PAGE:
Wabasha20423
Hubbard185341
Dodge18253
Renville178443
Redwood171736
Houston170515
Cottonwood163221
Fillmore154710
Wadena153821
Pennington153419
Chippewa151538
Faribault150419
Kanabec142924
Sibley142010
Aitkin133436
Watonwan13139
Rock127719
Jackson121511
Pipestone114526
Yellow Medicine113820
Pope10876
Murray10609
Swift104518
Stevens89511
Marshall87617
Clearwater85916
Koochiching81615
Lake80619
Wilkin80312
Lac qui Parle75022
Big Stone5954
Lincoln5763
Grant5668
Mahnomen5418
Norman5379
Unassigned48993
Kittson48322
Red Lake3957
Traverse3685
Lake of the Woods3193
Cook1560

Iowa Coronavirus Cases

Data is updated nightly.

Cases: 365306

Reported Deaths: 5923
CountyCasesDeaths
Polk57333622
Linn20748334
Scott19856240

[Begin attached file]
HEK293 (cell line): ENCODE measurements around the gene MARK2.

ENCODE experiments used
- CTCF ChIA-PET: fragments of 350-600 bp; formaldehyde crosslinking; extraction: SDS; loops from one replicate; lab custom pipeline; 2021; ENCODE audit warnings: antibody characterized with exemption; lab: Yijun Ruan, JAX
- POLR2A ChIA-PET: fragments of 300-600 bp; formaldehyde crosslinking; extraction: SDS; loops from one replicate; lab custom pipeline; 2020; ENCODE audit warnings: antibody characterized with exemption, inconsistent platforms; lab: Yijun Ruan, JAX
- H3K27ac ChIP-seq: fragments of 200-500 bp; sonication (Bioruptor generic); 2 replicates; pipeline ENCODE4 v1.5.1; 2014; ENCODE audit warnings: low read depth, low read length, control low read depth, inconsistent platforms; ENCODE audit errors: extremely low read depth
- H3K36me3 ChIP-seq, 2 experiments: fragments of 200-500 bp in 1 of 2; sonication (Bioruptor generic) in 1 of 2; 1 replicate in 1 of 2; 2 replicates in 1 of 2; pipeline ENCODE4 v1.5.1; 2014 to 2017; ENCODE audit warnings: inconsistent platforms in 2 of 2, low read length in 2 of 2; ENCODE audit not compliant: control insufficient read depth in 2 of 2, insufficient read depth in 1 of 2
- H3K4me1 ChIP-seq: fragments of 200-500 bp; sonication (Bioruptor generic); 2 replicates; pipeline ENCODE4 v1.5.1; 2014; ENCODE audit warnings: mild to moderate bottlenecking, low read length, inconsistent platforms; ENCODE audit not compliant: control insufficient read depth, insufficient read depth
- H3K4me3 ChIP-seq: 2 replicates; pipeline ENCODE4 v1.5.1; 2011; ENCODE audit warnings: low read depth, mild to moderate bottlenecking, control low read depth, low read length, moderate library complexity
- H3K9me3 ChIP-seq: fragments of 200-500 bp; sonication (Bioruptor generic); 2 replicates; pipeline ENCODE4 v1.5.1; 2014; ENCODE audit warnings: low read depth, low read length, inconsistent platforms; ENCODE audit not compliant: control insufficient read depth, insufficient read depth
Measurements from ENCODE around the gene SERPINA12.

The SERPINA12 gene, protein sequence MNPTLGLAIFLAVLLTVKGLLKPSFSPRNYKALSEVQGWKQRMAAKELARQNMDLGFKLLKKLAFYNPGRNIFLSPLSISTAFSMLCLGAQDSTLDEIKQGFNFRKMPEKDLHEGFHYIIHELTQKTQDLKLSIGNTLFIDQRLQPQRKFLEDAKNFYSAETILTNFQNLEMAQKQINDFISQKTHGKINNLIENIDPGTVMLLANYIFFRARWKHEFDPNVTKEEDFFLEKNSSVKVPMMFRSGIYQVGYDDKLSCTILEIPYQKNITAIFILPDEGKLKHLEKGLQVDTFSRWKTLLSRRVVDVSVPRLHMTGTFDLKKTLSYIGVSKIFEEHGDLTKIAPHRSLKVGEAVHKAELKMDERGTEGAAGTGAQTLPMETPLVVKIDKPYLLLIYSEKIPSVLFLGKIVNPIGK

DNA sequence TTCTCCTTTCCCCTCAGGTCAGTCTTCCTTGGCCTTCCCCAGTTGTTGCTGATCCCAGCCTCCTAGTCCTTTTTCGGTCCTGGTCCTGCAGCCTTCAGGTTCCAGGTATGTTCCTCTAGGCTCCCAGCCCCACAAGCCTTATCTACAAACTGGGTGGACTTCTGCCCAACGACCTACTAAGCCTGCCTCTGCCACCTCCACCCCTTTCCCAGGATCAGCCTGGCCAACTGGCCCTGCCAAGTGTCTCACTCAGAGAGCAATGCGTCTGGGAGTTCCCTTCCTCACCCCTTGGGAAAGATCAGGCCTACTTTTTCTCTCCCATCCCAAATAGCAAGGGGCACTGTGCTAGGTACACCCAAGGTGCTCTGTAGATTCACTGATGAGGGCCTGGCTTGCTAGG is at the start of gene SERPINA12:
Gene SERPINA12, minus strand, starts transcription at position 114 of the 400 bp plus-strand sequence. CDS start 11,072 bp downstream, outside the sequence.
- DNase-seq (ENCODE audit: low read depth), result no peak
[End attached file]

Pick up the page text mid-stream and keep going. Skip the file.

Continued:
Black Hawk15765308
Woodbury15097228
Johnson1442583
Dubuque13333209
Dallas1112998
Pottawattamie11060168
Story1056248
Warren574288
Clinton552492
Cerro Gordo536989
Sioux512974
Webster511193
Marshall481375
Muscatine475399
Des Moines452366
Wapello4286122
Buena Vista424040
Jasper417271
Plymouth400380
Lee373855
Marion360775
Jones297257
Henry290837
Carroll285052
Bremer283260
Crawford265940
Boone263234
Benton255455
Washington253550
Dickinson247643
Mahaska229451
Jackson220942
Kossuth215164
Clay214925
Tama209071
Delaware208240
Winneshiek196833
Page192522
Buchanan190531
Cedar188923
Hardin184843
Fayette184741
Wright183936
Hamilton179249
Harrison179173
Clayton169256
Butler164334
Mills161422
Madison160819
Floyd160042
Cherokee158438
Lyon157541
Poweshiek154733
Allamakee150551
Iowa148224
Hancock146934
Winnebago141231
Cass137854
Calhoun136913
Grundy136133
Emmet133940
Jefferson132235
Shelby130537
Sac130019
Appanoose128048
Union128033
Louisa127849
Mitchell125742
Chickasaw123815
Guthrie120829
Humboldt118826
Franklin117721
Palo Alto112323
Howard104222
Montgomery102838
Clarke99824
Unassigned9760
Keokuk95531
Monroe95129
Ida90234
Adair86232
Pocahontas85222
Monona82830
Davis82324
Osceola77916
Greene77610
Lucas77123
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Taylor65712